Adopting a more enterprising and innovative approach to income generation that can adapt to different funding opportunities and challenges has resulted in a diverse portfolio of income sources including: nurseries and child care centres fully funded by government contract fees, those fully funded by paying clients, those operating under a tiered fee structure and those funded by student fees for training they offer on early years education.
The authors analyse the nature of the innovation they observed in the case studies using Bessant and Tidd’s (2007) 4P’s framework which identifies four broad categories where change can take place:
• New product/service innovation: changes to what an organization offers:
All of the case studies illustrate the development of something novel for the sector that was not previously present: new ways of improving the employability of disabled people, new course provision for varied audiences and a new way of bringing diverse child care services under one roof.
• Process innovation: changes to the ways products and services are created or delivered:
This is evident in case A, where the user (as key beneficiary) plays a leading role in strategy development and management of the organisation.
• Positioning innovation: changes to the context in which the services are framed and communicated:
This was seen clearly in case B where new markets for existing training courses were created amongst target audiences who hadn’t used the courses before.
• Paradigm innovation: changes to the underlying mental models which shape organisations’ activities:
The authors show how social enterprise itself is an example of this, in which charities and voluntary organisations attempt to preserve their social mission whilst funding their activities through business and trading activity. Case C also demonstrates paradigm innovation through the development of a socially inclusive equitable fee structure which allows equal access to childcare irrespective of income-group.
The key challenges faced in all three case studies relate to reducing dependency on public funding and grant aid and either securing alternative funding from the private sector or becoming more financially sustainable by generating income from paying users. In addition to this, adopting commercial principles whilst preserving the social mission, and maintaining a common framework of quality and standards were key concerns.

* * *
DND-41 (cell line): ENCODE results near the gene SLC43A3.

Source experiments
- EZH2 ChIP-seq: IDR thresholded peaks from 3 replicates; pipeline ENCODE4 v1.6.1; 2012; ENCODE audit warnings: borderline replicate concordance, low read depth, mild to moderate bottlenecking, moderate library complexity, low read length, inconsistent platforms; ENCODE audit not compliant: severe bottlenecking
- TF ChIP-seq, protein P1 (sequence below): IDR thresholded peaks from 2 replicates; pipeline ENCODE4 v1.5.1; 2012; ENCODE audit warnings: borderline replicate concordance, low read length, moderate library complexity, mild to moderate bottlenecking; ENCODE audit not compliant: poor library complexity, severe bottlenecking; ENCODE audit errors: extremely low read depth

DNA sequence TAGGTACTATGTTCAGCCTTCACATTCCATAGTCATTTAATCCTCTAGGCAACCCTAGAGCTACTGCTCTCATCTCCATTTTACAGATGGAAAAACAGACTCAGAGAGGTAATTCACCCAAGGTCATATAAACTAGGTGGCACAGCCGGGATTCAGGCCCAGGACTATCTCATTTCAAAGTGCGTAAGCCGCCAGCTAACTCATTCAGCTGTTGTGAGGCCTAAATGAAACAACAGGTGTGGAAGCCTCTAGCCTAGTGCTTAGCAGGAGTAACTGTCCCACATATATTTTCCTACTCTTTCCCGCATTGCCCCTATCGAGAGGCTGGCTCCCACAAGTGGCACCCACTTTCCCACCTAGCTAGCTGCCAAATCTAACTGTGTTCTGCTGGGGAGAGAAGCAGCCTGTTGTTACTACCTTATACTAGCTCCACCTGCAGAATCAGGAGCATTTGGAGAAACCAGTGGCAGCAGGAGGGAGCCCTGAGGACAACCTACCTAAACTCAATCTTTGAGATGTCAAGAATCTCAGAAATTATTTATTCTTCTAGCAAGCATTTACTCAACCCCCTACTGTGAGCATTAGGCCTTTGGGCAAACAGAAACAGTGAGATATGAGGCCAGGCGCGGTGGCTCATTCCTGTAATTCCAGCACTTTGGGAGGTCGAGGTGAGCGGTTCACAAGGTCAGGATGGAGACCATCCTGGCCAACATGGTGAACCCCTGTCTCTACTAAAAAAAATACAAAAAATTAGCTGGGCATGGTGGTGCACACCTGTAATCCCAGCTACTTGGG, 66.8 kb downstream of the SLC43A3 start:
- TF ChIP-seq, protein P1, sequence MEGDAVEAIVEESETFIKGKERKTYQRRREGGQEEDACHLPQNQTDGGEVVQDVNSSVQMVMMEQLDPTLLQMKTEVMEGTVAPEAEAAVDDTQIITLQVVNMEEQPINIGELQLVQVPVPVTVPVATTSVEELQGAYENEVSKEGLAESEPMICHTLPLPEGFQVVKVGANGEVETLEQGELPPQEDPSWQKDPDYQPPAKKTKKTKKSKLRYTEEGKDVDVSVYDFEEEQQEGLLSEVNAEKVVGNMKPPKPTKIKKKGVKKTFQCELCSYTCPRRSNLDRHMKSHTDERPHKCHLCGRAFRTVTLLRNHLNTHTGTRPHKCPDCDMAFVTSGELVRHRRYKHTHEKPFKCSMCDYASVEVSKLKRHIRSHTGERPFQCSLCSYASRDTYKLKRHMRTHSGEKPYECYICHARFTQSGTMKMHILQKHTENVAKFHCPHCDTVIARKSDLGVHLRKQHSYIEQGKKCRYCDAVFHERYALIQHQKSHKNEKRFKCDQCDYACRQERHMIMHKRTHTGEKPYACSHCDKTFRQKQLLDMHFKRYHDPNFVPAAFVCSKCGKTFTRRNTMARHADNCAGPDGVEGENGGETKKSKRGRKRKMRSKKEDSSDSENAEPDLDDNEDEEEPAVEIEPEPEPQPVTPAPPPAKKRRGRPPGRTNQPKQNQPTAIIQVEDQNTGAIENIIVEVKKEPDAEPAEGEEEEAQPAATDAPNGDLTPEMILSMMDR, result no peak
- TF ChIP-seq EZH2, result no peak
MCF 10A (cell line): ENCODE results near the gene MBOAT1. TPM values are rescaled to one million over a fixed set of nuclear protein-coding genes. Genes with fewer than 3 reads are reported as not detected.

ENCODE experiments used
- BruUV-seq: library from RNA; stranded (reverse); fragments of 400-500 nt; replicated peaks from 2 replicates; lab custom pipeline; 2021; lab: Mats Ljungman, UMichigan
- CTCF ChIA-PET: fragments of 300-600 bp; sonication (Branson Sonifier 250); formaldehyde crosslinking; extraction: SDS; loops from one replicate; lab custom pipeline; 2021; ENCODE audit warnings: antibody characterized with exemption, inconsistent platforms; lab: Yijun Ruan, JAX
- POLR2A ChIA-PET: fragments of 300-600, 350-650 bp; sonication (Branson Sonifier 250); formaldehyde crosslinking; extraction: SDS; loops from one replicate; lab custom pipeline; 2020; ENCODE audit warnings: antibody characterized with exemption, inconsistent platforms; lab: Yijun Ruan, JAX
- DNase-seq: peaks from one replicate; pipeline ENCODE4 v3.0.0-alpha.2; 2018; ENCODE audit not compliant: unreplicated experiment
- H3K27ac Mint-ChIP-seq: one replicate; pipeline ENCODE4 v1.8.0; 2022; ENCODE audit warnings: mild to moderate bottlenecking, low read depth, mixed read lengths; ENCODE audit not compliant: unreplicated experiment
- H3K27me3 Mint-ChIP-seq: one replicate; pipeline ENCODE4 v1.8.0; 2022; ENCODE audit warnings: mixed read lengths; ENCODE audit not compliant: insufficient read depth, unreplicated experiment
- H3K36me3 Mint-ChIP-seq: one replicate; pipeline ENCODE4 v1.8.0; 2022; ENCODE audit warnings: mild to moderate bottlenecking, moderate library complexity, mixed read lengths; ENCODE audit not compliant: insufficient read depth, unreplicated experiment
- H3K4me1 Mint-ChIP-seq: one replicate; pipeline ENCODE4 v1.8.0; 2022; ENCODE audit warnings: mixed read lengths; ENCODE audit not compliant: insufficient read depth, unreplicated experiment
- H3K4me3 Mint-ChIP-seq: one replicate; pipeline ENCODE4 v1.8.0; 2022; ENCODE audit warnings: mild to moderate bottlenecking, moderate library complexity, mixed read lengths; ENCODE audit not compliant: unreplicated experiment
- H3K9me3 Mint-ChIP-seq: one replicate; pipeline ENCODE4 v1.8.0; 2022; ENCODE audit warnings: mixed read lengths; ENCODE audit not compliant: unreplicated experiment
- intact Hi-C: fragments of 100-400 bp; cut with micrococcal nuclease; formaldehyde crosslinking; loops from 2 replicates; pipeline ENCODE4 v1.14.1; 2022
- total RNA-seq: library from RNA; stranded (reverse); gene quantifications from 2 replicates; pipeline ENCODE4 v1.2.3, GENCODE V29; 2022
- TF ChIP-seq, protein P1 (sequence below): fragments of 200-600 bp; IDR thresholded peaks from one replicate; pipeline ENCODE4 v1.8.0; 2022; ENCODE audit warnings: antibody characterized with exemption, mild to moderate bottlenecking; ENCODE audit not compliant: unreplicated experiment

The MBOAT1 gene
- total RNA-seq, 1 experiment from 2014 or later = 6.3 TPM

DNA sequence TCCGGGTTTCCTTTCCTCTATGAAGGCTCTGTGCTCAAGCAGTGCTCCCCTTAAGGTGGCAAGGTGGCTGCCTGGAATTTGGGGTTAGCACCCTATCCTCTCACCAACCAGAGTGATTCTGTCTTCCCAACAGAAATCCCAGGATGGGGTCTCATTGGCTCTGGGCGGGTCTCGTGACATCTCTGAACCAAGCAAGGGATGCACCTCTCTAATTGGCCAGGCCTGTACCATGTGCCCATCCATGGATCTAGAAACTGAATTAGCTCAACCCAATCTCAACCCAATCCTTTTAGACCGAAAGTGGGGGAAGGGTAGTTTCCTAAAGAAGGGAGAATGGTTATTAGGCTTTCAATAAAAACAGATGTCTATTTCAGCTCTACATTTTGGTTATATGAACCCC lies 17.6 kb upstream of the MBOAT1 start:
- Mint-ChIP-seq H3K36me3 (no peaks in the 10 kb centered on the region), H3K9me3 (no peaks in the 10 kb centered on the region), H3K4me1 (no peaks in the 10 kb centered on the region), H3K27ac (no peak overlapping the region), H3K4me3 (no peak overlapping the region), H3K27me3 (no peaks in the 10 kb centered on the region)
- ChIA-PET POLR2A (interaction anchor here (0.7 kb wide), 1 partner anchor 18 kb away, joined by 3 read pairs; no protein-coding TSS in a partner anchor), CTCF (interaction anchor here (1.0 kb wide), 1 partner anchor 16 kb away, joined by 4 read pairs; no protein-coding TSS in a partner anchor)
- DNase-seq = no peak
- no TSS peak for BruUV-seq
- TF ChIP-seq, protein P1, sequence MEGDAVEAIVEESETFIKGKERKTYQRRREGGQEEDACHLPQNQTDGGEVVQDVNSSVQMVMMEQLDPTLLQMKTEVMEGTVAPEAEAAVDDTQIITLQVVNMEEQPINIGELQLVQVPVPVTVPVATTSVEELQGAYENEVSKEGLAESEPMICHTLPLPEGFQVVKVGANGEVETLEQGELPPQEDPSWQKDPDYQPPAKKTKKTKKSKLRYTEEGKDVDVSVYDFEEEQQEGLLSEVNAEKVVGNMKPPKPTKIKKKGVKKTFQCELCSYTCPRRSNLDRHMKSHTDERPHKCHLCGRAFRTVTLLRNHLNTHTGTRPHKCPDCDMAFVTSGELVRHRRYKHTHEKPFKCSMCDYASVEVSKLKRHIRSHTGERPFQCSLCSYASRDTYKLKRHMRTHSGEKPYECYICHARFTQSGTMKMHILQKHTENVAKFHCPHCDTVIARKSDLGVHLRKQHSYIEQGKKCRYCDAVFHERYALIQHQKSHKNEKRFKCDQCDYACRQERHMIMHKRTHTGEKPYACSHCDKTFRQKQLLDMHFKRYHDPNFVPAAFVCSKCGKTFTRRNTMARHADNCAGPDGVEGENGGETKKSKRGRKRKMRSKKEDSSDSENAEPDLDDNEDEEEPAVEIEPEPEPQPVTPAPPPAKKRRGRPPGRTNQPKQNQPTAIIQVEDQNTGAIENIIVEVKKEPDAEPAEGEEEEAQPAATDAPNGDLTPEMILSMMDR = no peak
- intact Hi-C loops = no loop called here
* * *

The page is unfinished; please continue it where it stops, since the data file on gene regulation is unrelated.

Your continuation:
The authors’ conclusion includes some of the implications of these challenges:
• They highlight the potential consequences of pressure to develop a more business-like approach in an increasingly competitive market, in particular the loss of social values which are supposed to be the central guiding principles of organisations such as these.
• They close with the assertion that innovation emerging within social enterprises is often a more strategic response to wider social, environmental and economic factors that is driven by governmental policy, rather than an intrinsic consequence of their unique structure or culture.
The paper points out the diverse innovative features that are present within these three social enterprises which is useful for us to gain a more comprehensive understanding of innovation in practice within the third sector. However, the authors also question the inherent capacity of social enterprises to be innovative, and continue to raise questions about the heightened ability of the third sector to provide services to local communities where the state or market is falling short.
These findings are highly relevant to researchers engaged in both social enterprise and social innovation, and will inform our thinking within the TEPSIE project as we seek to understand the relationship between social enterprise and innovation. The full article by Celine Chew and Fergus Lyon is well worth reading and can be downloaded from the TSRC website.